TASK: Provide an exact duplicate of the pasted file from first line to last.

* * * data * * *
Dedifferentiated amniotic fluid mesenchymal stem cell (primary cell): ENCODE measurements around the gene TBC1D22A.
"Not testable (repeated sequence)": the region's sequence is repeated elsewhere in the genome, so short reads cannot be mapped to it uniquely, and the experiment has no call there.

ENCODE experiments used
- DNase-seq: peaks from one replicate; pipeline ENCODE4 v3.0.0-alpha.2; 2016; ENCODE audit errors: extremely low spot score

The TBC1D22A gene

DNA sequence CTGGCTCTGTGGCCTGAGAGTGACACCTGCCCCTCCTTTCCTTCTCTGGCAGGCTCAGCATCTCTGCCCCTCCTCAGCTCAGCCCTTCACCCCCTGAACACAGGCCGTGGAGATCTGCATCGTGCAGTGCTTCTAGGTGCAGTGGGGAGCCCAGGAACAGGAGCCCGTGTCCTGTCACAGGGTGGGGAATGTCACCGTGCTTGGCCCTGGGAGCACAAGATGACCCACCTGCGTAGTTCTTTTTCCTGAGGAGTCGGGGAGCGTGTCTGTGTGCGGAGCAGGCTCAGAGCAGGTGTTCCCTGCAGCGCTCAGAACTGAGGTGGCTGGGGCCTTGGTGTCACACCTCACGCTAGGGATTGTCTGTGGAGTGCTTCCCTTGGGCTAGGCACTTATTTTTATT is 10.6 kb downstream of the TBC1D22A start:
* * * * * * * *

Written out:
Dedifferentiated amniotic fluid mesenchymal stem cell (primary cell): ENCODE measurements around the gene TBC1D22A.
"Not testable (repeated sequence)": the region's sequence is repeated elsewhere in the genome, so short reads cannot be mapped to it uniquely, and the experiment has no call there.

ENCODE experiments used
- DNase-seq: peaks from one replicate; pipeline ENCODE4 v3.0.0-alpha.2; 2016; ENCODE audit errors: extremely low spot score

The TBC1D22A gene

DNA sequence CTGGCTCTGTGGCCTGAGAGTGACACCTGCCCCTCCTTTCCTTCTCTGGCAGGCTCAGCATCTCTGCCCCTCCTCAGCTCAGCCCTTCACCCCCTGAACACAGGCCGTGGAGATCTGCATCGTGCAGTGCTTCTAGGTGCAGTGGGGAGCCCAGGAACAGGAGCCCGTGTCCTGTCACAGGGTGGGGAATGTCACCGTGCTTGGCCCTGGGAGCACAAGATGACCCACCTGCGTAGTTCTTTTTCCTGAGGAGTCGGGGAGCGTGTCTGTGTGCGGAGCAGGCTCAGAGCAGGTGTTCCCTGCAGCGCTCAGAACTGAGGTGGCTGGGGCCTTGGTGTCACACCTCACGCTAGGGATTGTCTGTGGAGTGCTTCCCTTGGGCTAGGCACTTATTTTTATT is 10.6 kb downstream of the TBC1D22A start: